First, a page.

Saturday, November 24, 2012

"Buy local" doesn't make economic sense


Today is "Small Business Saturday," which apparently is a day on which we are supposed to buy stuff from business establishments that are owned by people who reside "in our community." I have no problem with setting aside a day to applaud small business and entrepreneurship--a very worthwhile and commendable activity. But whatever "warm fuzzy" consequences this may have for shoppers, it doesn't carry a lot of economic logic. A few points:

  • A common argument is that buying locally keeps the money in the community, and this is somehow a good thing. Russ Roberts dispatches with this one here; basically, if we buy things locally simply because they are local and not because they make sense in terms of cost and quality, we are impoverishing ourselves and, ultimately, each other.
  • The "keep money local" argument is also a little silly because it relies on an arbitrary definition of "local." Local means close to me. If it's good to keep money close to me, why should I stop at the level of my town? Why not keep money in my neighborhood and only buy stuff from people who live on my street? But even that isn't as close-to-self as I can get. See where this is going? The logic behind "buy local" leads to the demand that we only buy stuff from people who live in our house. Or our bedroom. That's stupid. We don't enrich ourselves by "keeping money local."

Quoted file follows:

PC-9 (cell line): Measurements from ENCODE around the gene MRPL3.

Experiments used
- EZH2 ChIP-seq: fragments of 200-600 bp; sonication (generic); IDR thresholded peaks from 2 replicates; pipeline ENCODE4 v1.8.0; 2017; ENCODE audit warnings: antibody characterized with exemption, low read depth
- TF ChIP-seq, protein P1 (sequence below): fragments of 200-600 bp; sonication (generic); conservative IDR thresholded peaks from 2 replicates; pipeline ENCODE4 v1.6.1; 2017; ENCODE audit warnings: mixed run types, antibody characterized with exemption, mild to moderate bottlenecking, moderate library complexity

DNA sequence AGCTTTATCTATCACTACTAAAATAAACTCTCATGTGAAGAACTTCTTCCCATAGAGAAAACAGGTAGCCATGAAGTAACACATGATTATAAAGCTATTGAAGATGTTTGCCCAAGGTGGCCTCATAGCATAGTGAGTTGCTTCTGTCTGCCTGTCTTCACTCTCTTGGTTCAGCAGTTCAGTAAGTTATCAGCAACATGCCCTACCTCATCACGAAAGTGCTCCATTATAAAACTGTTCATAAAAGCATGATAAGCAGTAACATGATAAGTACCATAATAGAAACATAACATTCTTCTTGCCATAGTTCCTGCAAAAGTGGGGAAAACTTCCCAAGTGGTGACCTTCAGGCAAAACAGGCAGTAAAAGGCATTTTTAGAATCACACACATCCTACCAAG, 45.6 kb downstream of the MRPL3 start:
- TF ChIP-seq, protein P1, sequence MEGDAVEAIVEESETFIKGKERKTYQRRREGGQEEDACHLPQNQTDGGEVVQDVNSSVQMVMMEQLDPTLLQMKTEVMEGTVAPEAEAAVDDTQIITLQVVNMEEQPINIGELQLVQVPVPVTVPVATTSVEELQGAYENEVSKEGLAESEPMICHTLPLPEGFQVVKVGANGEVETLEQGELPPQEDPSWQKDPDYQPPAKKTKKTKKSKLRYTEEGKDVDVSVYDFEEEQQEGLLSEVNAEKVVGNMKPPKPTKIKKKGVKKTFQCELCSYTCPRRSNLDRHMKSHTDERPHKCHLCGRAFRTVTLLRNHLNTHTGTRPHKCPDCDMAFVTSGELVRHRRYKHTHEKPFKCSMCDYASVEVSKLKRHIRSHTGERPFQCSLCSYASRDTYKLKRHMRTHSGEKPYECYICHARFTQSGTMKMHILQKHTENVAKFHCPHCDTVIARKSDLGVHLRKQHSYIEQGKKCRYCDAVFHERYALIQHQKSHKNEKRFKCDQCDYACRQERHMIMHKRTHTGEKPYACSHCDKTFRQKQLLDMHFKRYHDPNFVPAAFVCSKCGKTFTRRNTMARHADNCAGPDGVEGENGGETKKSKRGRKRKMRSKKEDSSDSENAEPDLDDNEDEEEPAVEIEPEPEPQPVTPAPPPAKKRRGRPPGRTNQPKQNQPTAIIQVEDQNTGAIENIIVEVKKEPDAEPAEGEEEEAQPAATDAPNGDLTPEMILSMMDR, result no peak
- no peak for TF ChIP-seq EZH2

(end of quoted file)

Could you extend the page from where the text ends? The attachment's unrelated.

• Rather, we enrich ourselves through trade--exchanging our own resources (which includes the product of our comparative advantage) for the resources of others at a price that makes sense to both buyer and seller (reflecting the costs of production and the benefits of consumption). Russ Roberts nails the trade concept here.